Corbyn meets locals in five northern towns as well as wowing teachers at NEU conference
As MPs enjoy a long Easter break, Theresa May is again worrying her party by disappearing on another walking holiday – and was so desperate to avoid any interaction with the public that she reportedly had women’s toilets shut down for her personal use along the M54 motorway.
Labour leader Jeremy Corbyn, by contrast, was today on an intensive tour of northern communities meeting local people and businesses, as well as receiving multiple standing ovations from teachers.
Corbyn received a hero’s welcome at the National Education Union (NEU) conference in Liverpool even before he had announced that Labour will scrap the damaging ‘SAT’ testing of 7- and 11-year-olds – and then that news went down a storm:
But that was only a fraction of Corbyn’s day, with the Labour leader visiting another four towns largely forgotten by the so-called ‘Westminster bubble’:
Corbyn met community leaders and the Lancashire Police and Crime Commissioner in Leyland, where he heard their concerns about rises in crime fuelled by Tory cuts and called on the government to increase funding for community policing:
Corbyn found time in his busy schedule to spend time with Blackburn MP Kate Hollern for more discussions about crime and other issues facing the local community – and to sample some of the local cuisine, with proud restaurateurs eager to be photographed with the ‘Prime Minister in waiting’:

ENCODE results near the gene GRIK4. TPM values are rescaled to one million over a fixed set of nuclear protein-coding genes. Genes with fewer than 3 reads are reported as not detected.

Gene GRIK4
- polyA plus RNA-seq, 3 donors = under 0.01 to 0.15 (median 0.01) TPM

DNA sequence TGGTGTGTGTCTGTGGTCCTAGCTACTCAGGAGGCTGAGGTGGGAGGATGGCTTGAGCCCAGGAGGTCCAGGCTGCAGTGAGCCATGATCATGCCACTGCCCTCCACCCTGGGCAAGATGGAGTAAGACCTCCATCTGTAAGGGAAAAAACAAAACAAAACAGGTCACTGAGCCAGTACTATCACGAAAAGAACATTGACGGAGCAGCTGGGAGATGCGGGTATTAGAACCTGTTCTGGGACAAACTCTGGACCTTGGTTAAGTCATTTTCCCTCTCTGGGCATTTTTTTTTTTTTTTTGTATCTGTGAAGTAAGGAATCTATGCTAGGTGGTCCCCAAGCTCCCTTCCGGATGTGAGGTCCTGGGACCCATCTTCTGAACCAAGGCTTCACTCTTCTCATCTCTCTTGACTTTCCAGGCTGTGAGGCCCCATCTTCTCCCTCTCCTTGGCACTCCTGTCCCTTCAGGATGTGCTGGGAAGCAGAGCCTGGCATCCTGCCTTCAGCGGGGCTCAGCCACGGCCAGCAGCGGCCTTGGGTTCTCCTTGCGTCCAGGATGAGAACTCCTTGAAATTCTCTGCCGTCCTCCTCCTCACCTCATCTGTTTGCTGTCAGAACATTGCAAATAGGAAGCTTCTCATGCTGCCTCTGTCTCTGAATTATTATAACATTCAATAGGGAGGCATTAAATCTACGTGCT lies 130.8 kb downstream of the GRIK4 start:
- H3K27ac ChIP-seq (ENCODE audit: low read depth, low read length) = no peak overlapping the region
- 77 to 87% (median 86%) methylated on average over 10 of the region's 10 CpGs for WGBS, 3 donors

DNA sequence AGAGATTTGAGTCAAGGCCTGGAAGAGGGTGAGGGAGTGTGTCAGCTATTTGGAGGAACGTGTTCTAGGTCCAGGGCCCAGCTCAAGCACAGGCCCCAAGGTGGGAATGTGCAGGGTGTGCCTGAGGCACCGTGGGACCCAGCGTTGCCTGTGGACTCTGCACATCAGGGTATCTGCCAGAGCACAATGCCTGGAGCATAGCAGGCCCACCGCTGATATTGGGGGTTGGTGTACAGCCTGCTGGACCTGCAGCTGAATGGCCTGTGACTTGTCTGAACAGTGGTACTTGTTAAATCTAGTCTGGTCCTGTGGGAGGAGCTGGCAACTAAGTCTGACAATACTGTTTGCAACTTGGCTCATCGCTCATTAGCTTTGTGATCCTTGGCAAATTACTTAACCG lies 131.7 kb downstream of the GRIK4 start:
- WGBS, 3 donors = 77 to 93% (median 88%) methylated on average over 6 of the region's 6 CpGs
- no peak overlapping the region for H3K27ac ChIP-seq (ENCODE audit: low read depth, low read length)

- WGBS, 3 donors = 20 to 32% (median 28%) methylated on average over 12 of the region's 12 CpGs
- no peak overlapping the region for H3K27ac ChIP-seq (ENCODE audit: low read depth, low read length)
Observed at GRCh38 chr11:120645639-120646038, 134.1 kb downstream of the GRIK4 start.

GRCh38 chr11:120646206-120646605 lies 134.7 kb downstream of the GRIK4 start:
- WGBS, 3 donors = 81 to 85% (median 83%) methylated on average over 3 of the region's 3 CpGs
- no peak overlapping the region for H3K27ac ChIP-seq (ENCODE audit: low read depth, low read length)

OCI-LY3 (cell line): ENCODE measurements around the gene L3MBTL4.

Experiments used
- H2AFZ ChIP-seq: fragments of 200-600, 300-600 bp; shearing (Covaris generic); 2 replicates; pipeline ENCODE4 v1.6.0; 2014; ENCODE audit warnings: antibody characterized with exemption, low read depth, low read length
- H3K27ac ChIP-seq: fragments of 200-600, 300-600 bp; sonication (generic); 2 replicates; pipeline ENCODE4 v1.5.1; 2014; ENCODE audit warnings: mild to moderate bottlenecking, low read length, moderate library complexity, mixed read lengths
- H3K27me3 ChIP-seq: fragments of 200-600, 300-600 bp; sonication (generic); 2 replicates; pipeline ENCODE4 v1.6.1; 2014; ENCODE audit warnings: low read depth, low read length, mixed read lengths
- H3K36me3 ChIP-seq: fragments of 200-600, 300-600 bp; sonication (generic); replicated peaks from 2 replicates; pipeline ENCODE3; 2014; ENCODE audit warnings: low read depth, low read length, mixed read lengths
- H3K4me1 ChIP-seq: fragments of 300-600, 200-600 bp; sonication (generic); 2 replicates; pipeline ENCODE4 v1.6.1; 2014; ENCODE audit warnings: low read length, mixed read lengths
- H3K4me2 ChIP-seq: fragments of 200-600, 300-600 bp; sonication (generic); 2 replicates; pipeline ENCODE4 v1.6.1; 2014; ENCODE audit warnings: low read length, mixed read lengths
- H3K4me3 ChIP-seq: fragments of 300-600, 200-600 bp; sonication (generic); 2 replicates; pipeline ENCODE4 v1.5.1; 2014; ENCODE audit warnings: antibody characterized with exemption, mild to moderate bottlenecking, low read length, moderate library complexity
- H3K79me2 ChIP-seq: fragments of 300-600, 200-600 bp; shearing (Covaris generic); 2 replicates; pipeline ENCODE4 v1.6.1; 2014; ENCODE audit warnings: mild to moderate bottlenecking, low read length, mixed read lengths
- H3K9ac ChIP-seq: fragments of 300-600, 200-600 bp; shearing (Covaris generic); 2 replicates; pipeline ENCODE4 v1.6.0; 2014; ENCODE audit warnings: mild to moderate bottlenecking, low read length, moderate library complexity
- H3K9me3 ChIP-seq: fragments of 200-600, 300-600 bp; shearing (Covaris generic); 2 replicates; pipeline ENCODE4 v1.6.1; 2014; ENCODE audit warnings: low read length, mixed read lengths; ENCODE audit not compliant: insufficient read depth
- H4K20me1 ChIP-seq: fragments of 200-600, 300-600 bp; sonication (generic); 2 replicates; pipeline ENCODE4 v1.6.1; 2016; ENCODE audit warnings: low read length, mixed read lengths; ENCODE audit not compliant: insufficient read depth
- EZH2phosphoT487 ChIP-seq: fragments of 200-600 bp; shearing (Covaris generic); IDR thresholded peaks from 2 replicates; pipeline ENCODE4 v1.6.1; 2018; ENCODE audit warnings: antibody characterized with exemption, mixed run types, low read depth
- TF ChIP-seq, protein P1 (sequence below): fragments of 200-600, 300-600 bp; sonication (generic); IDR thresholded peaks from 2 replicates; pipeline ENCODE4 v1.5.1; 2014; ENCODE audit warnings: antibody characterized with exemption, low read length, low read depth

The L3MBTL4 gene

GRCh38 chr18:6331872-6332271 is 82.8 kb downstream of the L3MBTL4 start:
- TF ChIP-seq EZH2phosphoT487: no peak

Corbyn visited Calderdale in West Yorkshire, including a stop at Hipperholme near Halifax, where he was caught by the BBC trying his hand at archery at an outdoor centre providing a vital resource and outlet for local young people:
In a visit to the Cheshire town of Winsford, Corbyn was out ‘on the doorstep’ in spite of heavy rain, to talk to local people about poverty, Universal Credit, housing, HS2 and healing Brexit divisions. He also found time to visit a local pub, where he was surrounded by well-wishers and spoke to local media:
While Theresa May did everything she could to avoid even a passing encounter with the public, Jeremy Corbyn was out demonstrating that his reputation for boundless energy and appetite for meeting the people whose lives he aims to improve is well deserved.
There could scarcely be a starker contrast – or a better indicator of who is really providing leadership in the country even in opposition.
Bring on a general election and the Corbyn-led Labour government the country desperately needs.
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